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its zenith and nature remains just as unspoiled as it was when he laid the first brick. “It’s the blank spot of the map; you can see it in satellite photos. It stands out from thousands of feet above,” said David Henderson, wildlife biologist for Community Services Associates.“That’s what makes it special.” But there’s plenty to explore in that blank spot. The Preserve offers bike rides through history along antebellum rice dikes that

harken back to Sea Pines’ days as a rice plantation. There’s fishing in Lake Mary, a 30-acre marvel and the largest freshwater lake on the island. There’s bird watching and picnicking. And perhaps most impressively, there are shell rings that date back to nomadic Indian tribes from 4,000 years ago. “There’s something for everyone,” added Henderson. Charles Edwards

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singing sands

If you listen carefully while walking the dunes of Hilton Head, you may discover that the sand sometimes “sings,” or produces audible sound vibrations that can be compared to the strains of a chorus, or the playing of violins. The idea is not a new one. Thoreau encountered singing sands while walking on an Atlantic Ocean beach; he noted that the sound resembled that made by rubbing a finger over wet glass. Charles Darwin was the first scientist to discuss the phenomenon; in his “A Naturalist’s Voyage Around the World,” he wrote: “Leaving Socego, we retraced our steps. Each time the horse put its foot on the sand, a chirping noise resulted.” The “singing” may be the consequence of billions of minute crystals being rolled against each other by wind. Or, since the sounds are sometimes more pronounced after sundown, it could be that the cooling of the sand at night creates shifts and settling in the dunes.


In any event, the next time you go for a walk, keep your ears tuned for a secret island song. Mary Syrett


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strachan mansion

Here’s something you don’t see every day: 25 years ago, developers strapped a mansion to two barges and floated it 100 miles down the Intracoastal Waterway.


“It was daunting,” Randall Page, general manager at Haig Point, said of the engineering feat that brought Strachan Mansion to Haig Point on Daufuskie Island. “But can’t you duplicate that with something new. It has good bones, and that feeling of warmth and tradition.”

the misunderstood lighthouse


If you head to Daufuskie Island’s Bloody Point in search of the famous lighthouse, don’t bother looking up. This is a different kind of lighthouse. “I’ve worked hard around the world to tell the true meaning of one of South Carolina’s most misunderstood lighthouses,” said Joe Yocius, better known as Lowcountry Joe, the current keeper of the Bloody Point Lighthouse.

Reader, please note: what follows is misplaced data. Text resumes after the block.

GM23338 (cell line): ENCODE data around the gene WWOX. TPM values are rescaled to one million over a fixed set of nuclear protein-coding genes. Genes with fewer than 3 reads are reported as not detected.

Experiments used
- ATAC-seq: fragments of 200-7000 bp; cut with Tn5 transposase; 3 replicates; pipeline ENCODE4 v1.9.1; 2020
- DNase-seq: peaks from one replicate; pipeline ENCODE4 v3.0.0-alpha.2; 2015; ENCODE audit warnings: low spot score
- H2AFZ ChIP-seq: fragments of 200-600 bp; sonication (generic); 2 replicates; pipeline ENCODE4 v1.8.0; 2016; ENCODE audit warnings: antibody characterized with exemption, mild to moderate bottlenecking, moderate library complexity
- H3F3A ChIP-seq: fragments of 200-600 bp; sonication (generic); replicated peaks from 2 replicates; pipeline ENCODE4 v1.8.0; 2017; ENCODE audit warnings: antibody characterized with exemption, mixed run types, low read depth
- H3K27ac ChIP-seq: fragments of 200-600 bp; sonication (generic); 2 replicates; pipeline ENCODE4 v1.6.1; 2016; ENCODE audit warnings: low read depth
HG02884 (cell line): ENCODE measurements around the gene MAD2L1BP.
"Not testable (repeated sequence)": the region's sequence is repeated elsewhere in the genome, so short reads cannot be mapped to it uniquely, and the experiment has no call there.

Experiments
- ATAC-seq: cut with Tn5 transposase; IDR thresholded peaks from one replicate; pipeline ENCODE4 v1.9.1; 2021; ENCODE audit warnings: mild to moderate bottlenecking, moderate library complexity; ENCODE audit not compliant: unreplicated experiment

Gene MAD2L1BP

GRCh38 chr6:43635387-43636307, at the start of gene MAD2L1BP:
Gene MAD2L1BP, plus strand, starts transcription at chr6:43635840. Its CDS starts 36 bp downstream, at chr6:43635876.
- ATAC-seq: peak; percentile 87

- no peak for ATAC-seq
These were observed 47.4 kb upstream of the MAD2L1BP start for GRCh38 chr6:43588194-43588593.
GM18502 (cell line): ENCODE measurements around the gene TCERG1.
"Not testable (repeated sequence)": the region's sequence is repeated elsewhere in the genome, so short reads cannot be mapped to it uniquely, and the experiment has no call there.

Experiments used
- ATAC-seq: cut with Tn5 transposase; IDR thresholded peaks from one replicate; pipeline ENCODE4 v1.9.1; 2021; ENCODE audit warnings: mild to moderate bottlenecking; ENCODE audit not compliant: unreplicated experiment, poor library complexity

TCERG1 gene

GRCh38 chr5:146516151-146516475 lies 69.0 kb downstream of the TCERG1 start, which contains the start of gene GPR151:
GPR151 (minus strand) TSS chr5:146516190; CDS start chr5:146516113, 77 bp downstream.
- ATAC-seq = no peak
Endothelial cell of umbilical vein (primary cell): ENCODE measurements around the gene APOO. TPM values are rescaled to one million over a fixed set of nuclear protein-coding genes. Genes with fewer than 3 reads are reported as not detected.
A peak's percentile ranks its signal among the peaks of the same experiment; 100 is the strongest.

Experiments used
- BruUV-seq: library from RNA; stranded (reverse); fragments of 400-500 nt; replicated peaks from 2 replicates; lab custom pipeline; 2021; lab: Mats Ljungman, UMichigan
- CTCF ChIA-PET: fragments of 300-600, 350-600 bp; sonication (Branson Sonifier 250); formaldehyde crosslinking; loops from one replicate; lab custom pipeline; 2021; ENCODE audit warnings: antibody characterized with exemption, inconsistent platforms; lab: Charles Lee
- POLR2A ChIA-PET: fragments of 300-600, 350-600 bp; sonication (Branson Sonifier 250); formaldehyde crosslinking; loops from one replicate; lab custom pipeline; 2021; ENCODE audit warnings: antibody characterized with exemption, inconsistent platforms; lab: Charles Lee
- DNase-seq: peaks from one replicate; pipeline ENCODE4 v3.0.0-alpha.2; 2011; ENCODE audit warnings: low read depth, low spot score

The Strachan Mansion (pronounced “Strawn”) was built in 1910 by shipping magnate J.S. Strachan. It faced demolition in 1986 and was advertised as “for sale” to anyone who would move it. Glen McCaskey, account executive for Haig Point’s ad agency, convinced the developers of Haig Point to purchase Strachan for $1 and the move was on. The relocation had to be carefully planned to navigate the tides, tricky currents and open bridge spans, sometimes with only a foot of clearance. When all was said and done, the house landed at Haig Point on April 29, 1986, with only a single window broken. The move turned out to be a public relations boon for Haig Point. It proved to any worried potential home buyers that – despite being isolated on an island – the community was capable of providing anything. And despite the costs associated with moving a three-story, 7,500-square-foot, 300-ton house – in one piece – 100 miles, the purchase ended up being a bargain.“In many ways, it’s our front door,” Page said.“We have events there, a bar, our general store. And it’s right by our docks, so all of our members pass through. I think it will always maintain that feeling of the center of community.” Tim Hager

Rather than a traditional tower, this lighthouse looks like a normal, two-story home. The difference is a dormer window that opens up to reveal a lens that used to align with a second positioning light to provide boaters safe passage into the Savannah River. That second light has been lost to the ages, and now the lighthouse serves a purpose more historic than navigational. Having survived cyclones, the ravages of age and the process of erosion which required the lighthouse be moved a quarter of a mile inland (by oxen, no less), the lighthouse serves as silent testament to Daufuskie’s past. And few appreciate that like Joe. “All we are keepers of the past,” he said. Charles Edwards


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Seven Wonders of Hilton Head  
Seven Wonders of Hilton Head  

Sure, there’s plenty of golf around here, and everyone knows to stop at the Harbour Town lighthouse when in town. But if you venture off the...